I went to the parent meeting, tired with much to do. It was Christmas week and I needed the time to shop, clean, wrap, but the meeting was important to me. I was not only interested in the topic, but I also want to build relationships with other parents at Teale's new school. The speaker was a friend, so that helped push me, knowing it would be a good subject and I would get to see her. It would turn out to be all these things and more. After the informative meeting that addressed many of my million questions about future care for Teale, some of the people hung out chatting. Teale's new to the small private school that we worked endlessly for four years to get her into. I'm anxious to fit in, after years of floundering in schools where neither Teale nor I felt connected. So even though I planned on going Christmas shopping after the meeting and it was already late, I mingled. I introduced myself to other parents and asked about their children, sincerely interested in their journey. Many of the parents had had their children at School of the Holy Childhood from the beginning of their education. When they heard we were new and how hard we had fought to get our daughter here, they often looked shocked. I get the impression the families know SHC is a special place, but maybe their journey was a bit easier than ours? Our appreciation of being there may be greater than families who didn't have the challenges we did to get Teale placed there. With my family, the journey was more difficult because the school district we live in had never supported a child's placement there. They had never financially rose up and paid for this very unique private school to take one of "their" special need's children out of the district. Our school district felt they were doing Teale justice and that she didn't "need" a specialized school. Mark and I felt differently, so even after being rejected three years in a row, we applied a fourth year. As I stood in the mists of these parents, I finally felt home. We are finally in our forever school, Teale can grow up here, supported by peers and adults who love her just the way she is. It is an amazing thing to me, just knowing we no longer have to fight. The principal, the assistant principal and the director of services were all at the meeting. All three of these people were pivotal in our fight to get Teale into SHC. They had their doubts about her fitting in, they were not sure their small school could handle all her needs. Teale is not the schools "typical" kid. Even in the special needs circuit, we are different, Teale's needs and "issues" are many, both physically and mentally. The school has a reputation around town as a school for children diagnosed with Downs syndrome. There have been many other diagnosis of children there, but Teale's level of needs scared them. Her mental diagnosis being the most concerning. The school tends to pick the children in the community who do not have behavior issues. This is something Teale has very little of in a school setting, but convincing the intake committee of this was one of our biggest challenges when advocating for this placement. After the meeting the principal seeks me out and says "She is doing very well here you know." I did know, we see the changes. Teale has a calmness to her, a feeling of belonging we have not seen in many, many years. The principal gushes about how much she loves having Teale in the school and about how much she loves Teale. I find I can't resist my next question to her, "Can you tell me, just one time and then I will never ask again, Mark and you were right." She doesn't hesitate, immediately she hugs me and says, "You were right. Teale belongs here." With that, I finally feel justified, I finally let down my guard, knowing Teale "belongs" is all I have ever wanted to hear.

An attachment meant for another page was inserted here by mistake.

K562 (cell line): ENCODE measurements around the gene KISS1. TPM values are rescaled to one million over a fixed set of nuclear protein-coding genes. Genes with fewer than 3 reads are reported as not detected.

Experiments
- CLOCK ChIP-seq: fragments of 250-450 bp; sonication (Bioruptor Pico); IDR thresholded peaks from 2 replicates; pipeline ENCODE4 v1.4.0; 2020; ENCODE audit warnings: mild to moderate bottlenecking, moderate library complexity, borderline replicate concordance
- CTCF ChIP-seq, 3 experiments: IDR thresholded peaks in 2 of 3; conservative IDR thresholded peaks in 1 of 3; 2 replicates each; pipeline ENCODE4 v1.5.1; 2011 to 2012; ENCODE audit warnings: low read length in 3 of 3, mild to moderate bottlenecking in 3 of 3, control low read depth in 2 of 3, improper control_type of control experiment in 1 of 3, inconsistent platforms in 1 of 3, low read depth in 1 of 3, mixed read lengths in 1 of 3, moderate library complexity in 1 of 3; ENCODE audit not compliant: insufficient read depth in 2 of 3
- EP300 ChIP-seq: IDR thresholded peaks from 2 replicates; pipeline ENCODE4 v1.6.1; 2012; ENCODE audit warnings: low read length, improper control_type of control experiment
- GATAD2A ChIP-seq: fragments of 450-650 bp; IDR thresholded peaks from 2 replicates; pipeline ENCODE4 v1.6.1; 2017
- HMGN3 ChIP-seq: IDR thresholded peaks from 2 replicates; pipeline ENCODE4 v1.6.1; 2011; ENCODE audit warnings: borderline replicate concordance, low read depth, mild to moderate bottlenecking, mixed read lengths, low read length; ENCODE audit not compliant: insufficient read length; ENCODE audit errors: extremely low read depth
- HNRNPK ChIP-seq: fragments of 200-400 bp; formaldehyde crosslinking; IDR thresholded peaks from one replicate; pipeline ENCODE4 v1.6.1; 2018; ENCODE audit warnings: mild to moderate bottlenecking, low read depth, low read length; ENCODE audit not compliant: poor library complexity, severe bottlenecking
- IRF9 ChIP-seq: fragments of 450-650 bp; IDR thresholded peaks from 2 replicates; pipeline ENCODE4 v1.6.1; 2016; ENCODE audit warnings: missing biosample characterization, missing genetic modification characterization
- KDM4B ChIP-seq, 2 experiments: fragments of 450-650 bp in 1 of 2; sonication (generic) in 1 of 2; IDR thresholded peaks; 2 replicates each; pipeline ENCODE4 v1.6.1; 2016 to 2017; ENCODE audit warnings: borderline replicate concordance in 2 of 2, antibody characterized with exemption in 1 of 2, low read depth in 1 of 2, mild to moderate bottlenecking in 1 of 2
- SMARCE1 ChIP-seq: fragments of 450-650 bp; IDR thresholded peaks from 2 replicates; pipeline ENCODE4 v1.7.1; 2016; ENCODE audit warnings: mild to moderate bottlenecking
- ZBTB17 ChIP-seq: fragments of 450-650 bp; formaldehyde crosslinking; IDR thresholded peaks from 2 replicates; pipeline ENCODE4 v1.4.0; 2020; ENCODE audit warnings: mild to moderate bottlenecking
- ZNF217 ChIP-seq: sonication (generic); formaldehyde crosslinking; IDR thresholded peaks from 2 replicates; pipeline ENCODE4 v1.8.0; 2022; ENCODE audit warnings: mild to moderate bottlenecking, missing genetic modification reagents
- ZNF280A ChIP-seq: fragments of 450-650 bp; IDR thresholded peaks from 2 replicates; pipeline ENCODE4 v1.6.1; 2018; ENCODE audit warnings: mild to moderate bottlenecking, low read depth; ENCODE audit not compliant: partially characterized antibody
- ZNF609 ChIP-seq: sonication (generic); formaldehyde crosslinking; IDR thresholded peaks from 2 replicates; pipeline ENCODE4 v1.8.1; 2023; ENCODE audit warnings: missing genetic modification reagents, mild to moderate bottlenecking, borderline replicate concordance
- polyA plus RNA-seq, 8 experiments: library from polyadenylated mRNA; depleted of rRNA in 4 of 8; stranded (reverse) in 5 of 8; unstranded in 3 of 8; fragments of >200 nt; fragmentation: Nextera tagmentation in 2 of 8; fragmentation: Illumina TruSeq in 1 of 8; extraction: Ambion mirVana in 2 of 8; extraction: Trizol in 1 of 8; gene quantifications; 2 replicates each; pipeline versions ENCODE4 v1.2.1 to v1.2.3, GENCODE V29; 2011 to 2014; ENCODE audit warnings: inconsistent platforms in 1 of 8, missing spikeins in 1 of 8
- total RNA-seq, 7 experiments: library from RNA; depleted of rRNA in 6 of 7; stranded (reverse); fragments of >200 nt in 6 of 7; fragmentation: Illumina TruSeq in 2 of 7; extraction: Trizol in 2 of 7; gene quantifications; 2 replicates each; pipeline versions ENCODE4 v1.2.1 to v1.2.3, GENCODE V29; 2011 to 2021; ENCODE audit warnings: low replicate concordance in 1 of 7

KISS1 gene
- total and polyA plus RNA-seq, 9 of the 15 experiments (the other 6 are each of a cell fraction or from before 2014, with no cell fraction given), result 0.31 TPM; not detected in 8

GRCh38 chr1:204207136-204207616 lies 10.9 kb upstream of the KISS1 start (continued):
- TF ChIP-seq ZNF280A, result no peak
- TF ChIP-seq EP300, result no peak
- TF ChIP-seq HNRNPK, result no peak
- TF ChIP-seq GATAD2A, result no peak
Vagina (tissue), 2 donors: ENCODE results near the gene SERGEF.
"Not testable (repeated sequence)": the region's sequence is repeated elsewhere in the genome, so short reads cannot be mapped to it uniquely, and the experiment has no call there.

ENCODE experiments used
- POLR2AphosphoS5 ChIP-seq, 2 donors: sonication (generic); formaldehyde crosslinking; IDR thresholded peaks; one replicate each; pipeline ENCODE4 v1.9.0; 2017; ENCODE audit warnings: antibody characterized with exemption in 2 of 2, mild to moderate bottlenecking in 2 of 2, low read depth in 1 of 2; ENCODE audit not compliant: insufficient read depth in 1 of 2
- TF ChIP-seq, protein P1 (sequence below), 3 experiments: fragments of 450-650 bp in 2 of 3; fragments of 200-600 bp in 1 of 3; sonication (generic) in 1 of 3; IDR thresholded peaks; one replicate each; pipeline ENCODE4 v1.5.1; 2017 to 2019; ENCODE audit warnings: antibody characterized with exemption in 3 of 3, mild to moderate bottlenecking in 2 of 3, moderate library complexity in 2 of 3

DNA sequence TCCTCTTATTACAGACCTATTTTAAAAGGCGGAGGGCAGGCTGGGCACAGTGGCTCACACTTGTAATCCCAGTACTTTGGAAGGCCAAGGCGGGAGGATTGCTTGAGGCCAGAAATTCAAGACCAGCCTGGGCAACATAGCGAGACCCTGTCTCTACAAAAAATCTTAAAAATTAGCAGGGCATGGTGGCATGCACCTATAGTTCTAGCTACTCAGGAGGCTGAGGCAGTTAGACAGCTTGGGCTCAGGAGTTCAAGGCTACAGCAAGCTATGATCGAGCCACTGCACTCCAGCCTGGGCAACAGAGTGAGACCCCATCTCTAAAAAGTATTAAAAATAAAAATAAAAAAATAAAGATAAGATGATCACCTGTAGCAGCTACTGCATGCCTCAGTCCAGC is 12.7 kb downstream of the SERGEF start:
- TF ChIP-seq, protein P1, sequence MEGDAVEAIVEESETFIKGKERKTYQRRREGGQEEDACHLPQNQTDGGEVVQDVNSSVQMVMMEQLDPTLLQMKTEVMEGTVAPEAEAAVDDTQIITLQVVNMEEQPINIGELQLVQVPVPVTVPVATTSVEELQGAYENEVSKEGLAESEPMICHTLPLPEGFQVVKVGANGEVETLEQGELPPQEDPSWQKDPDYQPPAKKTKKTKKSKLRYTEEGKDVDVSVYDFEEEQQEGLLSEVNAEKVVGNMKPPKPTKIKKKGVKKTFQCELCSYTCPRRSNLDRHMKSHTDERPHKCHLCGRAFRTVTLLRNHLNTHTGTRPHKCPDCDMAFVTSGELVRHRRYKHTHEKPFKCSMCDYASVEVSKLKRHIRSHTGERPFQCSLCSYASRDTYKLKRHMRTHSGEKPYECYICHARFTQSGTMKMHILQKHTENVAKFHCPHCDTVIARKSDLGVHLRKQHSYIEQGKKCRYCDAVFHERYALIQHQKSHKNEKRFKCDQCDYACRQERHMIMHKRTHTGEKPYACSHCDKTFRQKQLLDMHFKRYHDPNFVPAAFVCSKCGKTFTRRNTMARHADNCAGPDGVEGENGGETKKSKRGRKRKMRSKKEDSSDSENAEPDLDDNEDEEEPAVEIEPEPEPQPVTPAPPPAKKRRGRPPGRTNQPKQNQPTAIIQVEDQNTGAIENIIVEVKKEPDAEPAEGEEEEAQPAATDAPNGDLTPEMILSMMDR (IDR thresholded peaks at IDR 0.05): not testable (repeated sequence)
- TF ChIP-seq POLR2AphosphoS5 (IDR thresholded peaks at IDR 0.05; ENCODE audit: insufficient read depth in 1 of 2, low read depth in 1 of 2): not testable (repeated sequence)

Sunday, December 18, 2011